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You'll find this museum in the old Casa de la Canonja (La Pia Almoina), alongside the Barcelona Cathedral Museum. It displays a remarkable collection of religious art belonging to Barcelona's diocese, including the unique silver Romanesque cross, Riells del Fai, and Abbot Guerau de Clasquerí's crosier. The diocese's complete collection of gold and silver ornaments, paintings, sculpture and archaeological artifacts are on permanent display here. In addition, there are temporary exhibitions like the recent showing of drawings, photos and models called La Restauración en el movimiento moderno (The Restoration in the Modernist movement).
Situated in the chapter house of the centrally located Barcelona Cathedral, this museum houses an array of interesting artifacts once used in religious ceremonies. The one-room museum also spotlights beautiful works of art, among them the fascinating La Pietat by Bartolomé Bermejo, a 15th-century Spanish painter. Another notable piece sits above the ribbed vault, portraying Saint Oleguer and co-patron saint Eulalia in all their glory. Its location inside the breathtaking Barcelona Cathedral alone makes this museum worth visiting, so be sure to add it to your list of things to see in Barcelona.
Barcelona's tribute to one of its adopted sons, the Picasso Museum displays a fabulous collection across three adjoining medieval palaces. Although the famous Cubist artist was actually born in Málaga, his long artistic career started in Barcelona. Visitors to this museum will see important early works in various mediums, including engraving, lithography, and pottery. The best-known pieces on display at the Picasso Museum are the Harlequin, a portrait of one of Picasso's wives, and the Las Meninas series. Regular temporary exhibits focus on different aspects of the artist's legacy like his research on landscapes and foray into theater design. Additionally, there are some works by other artists from the avant-garde movement on display, rounding out the experience.
Established by surrealist artist Joan Miró, this institute was founded to support the study of contemporary art. It was built by architect Josep Lluís Sert who was also a close friend to Miró and member of the Catalan art scene. Its outstanding octagonal tower houses a concert hall that puts on classical music performances, and the striking building also houses a permanent collection of Miró's art. Large canvases mingle with tapestries while engravings complement photographs. Given the eclectic stylings of its honored artist, the institute showcases a number of disciplines and aesthetics. There are also a café-restaurant and souvenir shop onsite, promising plenty of comfort for visitors to the Joan Miró Foundation.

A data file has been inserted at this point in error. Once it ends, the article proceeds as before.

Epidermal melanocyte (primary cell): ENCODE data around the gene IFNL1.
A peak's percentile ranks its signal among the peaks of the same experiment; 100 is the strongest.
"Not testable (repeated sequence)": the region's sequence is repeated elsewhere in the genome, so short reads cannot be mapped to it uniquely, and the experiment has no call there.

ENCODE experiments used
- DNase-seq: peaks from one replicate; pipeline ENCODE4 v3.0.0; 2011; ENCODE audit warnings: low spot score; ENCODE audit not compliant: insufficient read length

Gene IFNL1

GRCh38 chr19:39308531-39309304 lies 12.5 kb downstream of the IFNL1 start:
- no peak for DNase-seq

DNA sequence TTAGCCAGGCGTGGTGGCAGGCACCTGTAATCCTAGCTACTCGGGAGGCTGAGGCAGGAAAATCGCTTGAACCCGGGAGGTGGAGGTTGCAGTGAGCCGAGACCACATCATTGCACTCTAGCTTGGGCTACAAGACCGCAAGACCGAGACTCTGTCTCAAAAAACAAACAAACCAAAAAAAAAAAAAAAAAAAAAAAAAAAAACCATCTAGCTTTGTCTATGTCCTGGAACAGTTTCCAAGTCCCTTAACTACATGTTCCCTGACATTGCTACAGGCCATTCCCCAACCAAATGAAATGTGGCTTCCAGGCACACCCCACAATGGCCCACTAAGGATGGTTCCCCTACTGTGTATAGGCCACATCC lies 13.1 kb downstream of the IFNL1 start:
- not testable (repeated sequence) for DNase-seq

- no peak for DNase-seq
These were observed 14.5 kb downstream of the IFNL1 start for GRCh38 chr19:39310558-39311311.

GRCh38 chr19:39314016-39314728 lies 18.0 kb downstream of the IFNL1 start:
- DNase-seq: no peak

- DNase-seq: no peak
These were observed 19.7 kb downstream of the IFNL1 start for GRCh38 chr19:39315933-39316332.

Built in 1990, the National Art Museum of Catalonia offers the best collection of Romanesque murals in the world, including some real gems from the Pyrenean region. Other pieces housed in the collection demonstrate diversity through such mediums as carving, sculpture, wood paintings, and glazed objects. Also found in the museum are uniques works like intricate altarpieces and gold and silver ornaments. You'll enjoy a selection of Gothic period paintings by 14th- and 15th-century Catalan School artists alongside those of their counterparts from across Spain and Europe. Art lovers will enjoy a healthy dose of local art at the National Art Museum of Catalonia.
This monastery and adjoining convent were founded in 1327 by Queen Elisenda of Montcada to house the nuns of the Order of Saint Clare. Now, the site serves as a museum, giving visitors a peek at the important Gothic landmark. The property is quite lovely, featuring a courtyard, garden, and Renaissance-style fountain. Everything has been carefully maintained and restored, included the dining hall, kitchen, infirmary, and cells once belonging to the resident nuns. Visitors will find some of the religious paintings belonging to the Thyssen-Bornemisza collection in one of the rooms, giving the experience an artistic bent on top of its cultural appeal.